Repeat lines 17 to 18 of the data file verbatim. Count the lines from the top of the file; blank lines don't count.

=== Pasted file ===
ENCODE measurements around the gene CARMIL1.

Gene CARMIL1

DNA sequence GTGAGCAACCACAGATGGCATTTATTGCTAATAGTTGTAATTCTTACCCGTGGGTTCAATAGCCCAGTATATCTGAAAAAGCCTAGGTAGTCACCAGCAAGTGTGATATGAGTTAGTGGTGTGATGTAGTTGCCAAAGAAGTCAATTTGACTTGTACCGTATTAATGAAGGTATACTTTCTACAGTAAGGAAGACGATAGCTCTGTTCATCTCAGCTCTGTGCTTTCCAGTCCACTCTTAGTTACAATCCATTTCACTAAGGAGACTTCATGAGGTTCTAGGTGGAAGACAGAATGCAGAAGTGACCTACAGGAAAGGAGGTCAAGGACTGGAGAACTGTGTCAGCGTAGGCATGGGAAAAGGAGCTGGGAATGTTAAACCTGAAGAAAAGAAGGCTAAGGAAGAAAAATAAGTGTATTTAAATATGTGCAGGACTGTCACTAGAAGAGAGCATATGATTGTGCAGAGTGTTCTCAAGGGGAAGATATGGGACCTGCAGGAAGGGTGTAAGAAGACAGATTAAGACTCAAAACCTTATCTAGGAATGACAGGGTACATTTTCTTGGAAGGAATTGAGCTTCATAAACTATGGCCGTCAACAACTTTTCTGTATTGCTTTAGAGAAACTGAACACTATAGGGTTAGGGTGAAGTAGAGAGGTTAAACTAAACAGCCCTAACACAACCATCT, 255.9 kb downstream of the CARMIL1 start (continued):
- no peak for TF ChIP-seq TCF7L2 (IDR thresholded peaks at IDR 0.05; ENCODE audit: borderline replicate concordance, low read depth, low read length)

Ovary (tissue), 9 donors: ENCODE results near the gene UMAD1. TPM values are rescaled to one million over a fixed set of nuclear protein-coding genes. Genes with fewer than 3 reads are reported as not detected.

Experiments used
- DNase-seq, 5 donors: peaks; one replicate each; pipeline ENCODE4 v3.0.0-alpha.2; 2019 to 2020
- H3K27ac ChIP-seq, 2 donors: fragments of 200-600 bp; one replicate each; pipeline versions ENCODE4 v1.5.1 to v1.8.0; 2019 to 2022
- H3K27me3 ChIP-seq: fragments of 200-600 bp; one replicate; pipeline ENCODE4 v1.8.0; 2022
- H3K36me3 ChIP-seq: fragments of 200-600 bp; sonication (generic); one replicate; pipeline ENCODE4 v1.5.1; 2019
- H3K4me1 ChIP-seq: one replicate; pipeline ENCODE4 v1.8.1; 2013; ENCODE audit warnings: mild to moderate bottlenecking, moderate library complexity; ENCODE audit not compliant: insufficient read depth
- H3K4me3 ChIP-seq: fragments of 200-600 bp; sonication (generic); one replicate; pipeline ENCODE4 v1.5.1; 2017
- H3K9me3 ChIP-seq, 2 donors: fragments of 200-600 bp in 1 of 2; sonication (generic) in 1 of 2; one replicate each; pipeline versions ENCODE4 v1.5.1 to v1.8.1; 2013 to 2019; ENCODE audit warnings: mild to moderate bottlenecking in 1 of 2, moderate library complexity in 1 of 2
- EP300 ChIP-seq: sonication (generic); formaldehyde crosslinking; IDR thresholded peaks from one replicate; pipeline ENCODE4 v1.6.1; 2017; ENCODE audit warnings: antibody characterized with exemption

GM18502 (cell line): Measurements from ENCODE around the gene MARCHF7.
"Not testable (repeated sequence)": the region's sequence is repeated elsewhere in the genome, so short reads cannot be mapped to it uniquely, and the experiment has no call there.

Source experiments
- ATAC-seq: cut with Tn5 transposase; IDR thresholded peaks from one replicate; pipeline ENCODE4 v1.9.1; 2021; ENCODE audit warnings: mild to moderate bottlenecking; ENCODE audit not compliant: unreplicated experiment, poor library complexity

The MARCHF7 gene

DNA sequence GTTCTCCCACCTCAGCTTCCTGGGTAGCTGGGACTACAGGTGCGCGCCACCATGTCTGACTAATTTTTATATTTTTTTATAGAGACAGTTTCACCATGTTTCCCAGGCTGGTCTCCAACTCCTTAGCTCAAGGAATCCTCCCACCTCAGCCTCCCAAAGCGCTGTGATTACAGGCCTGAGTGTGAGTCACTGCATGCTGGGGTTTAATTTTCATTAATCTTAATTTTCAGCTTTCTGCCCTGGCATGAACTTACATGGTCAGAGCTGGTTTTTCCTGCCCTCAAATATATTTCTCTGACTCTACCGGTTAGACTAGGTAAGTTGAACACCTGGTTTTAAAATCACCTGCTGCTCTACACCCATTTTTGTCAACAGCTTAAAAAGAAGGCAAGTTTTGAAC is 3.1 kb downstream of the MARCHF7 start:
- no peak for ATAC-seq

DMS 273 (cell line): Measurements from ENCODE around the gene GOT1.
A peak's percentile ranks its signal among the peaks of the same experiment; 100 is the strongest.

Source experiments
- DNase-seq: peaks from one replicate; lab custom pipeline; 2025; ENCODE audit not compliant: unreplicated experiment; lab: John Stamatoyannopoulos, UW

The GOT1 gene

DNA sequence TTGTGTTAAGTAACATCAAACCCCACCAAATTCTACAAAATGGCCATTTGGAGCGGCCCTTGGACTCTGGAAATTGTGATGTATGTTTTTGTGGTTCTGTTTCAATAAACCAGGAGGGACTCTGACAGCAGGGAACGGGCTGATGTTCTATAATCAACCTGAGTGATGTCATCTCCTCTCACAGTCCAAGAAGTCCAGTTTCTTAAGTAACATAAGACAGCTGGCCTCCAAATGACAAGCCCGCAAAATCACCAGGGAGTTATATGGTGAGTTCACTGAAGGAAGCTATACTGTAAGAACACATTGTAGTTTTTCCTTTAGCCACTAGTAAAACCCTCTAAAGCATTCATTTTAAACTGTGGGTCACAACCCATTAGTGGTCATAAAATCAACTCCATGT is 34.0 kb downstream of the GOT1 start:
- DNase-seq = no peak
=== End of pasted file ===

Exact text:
Source experiments
- ATAC-seq: cut with Tn5 transposase; IDR thresholded peaks from one replicate; pipeline ENCODE4 v1.9.1; 2021; ENCODE audit warnings: mild to moderate bottlenecking; ENCODE audit not compliant: unreplicated experiment, poor library complexity